ERIC Number: ED251756
Record Type: RIE
Publication Date: 1984-Aug
Reference Count: 0
Relationship between Black Students' Racial Identity Attitudes and Vocational Exploration.
Manese, Jeanne E.; Fretz, Bruce R.
Previous research has shown that blacks tend to be concentrated in a narrow range of occupations. While social barriers are recognized as influencing this pattern, constricted patterns of career development also emerge in early exploratory stages prior to career choice. To investigate whether black students' level of vocational identity foreclosure and quality of career exploration attitudes could be predicted from racial identity attitudes, 21 male and 21 female black undergraduates completed a questionnaire which consisted of the Racial Identity Attitude Scale; the Career Appropriateness Questionnaire; the Career Exploration Scale from the Career Development Inventory; and a personal data sheet. Multiple regression analyses indicated that the overall racial identity attitude model was not a significant predictor of vocational identity foreclosure or career exploration attitudes for the total sample. In further analyses, the regression model was found to be a significant predictor of the level of vocational identity foreclosure for black females. The findings suggest the importance of encouraging career exploration for black college women to guard against premature vocational identity foreclosure. (A review of the literature on black career development and black identity is included in an appendix.) (Author/JAC)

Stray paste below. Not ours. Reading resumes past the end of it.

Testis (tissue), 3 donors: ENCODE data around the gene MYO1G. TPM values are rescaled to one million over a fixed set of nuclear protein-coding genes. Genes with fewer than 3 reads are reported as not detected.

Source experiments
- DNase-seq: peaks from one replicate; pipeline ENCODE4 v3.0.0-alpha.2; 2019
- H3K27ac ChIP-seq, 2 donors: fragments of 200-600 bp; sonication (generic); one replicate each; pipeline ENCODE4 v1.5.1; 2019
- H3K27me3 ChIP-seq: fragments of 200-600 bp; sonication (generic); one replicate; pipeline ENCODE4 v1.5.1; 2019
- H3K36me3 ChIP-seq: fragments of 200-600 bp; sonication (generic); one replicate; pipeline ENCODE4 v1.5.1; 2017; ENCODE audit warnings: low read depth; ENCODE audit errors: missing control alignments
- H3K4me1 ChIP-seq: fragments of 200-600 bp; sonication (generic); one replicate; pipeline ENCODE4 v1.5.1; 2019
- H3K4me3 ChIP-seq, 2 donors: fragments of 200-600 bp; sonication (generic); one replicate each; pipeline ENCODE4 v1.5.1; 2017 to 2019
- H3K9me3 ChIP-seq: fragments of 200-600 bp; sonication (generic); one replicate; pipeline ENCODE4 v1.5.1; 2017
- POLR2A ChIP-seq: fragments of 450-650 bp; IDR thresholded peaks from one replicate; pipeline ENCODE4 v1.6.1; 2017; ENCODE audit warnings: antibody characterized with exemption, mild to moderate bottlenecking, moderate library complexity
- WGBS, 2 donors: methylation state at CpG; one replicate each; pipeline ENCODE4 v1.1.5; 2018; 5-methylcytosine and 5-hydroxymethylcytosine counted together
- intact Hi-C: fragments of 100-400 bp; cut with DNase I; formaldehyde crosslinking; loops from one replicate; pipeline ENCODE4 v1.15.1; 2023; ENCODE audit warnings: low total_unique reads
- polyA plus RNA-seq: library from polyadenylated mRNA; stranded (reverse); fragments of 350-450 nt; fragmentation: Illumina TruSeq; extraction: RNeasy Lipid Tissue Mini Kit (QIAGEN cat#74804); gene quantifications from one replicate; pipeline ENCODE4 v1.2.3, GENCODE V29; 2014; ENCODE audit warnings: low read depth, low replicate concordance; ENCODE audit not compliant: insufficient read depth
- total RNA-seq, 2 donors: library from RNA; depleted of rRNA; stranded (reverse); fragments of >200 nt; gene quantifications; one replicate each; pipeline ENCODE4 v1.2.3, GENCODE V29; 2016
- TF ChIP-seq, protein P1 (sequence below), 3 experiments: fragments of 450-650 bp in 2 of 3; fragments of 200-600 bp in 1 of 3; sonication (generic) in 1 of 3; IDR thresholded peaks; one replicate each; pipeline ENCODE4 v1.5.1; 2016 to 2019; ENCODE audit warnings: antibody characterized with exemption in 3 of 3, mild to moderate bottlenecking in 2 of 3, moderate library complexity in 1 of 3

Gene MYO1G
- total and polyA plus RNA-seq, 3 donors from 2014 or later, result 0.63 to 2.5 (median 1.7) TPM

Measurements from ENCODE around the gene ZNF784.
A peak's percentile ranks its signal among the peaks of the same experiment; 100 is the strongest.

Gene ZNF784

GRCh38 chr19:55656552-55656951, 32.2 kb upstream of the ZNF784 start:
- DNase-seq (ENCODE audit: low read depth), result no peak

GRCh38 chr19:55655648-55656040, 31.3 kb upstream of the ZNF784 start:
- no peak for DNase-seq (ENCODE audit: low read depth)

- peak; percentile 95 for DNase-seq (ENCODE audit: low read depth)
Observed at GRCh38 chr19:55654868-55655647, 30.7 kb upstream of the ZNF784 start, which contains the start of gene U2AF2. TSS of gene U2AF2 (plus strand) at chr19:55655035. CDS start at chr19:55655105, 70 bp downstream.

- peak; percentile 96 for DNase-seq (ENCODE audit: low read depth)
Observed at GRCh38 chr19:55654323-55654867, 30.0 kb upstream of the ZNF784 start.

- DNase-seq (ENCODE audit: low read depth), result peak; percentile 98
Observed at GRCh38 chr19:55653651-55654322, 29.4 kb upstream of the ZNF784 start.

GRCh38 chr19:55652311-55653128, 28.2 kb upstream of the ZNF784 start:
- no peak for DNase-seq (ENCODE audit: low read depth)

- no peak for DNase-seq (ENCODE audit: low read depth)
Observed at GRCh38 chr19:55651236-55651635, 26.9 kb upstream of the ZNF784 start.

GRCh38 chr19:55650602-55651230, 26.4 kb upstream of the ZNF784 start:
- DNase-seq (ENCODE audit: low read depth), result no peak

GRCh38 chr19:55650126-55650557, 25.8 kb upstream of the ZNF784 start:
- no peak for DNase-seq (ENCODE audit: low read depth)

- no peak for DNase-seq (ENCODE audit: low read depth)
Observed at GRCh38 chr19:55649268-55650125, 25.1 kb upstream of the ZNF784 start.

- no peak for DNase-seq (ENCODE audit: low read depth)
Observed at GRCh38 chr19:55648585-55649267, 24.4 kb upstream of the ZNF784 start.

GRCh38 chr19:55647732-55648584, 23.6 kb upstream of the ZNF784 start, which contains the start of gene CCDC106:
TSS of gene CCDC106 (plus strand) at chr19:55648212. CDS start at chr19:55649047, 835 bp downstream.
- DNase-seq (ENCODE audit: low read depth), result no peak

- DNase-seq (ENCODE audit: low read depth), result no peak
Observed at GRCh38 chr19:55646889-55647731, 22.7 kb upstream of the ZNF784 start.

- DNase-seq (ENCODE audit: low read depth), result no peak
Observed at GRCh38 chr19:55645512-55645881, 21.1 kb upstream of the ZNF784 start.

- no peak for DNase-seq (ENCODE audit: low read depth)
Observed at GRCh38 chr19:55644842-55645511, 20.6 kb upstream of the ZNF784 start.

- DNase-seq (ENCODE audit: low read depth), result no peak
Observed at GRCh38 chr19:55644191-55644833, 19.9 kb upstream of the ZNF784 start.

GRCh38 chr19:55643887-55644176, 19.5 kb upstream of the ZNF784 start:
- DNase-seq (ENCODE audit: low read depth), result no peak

Publication Type: Information Analyses; Reports - Research; Speeches/Meeting Papers
Education Level: N/A
Authoring Institution: N/A
Identifiers: Vocational Identity
Note: Paper presented at the Annual Convention of the American Psychological Association (92nd, Toronto, Ontario, Canada, August 24-28, 1984).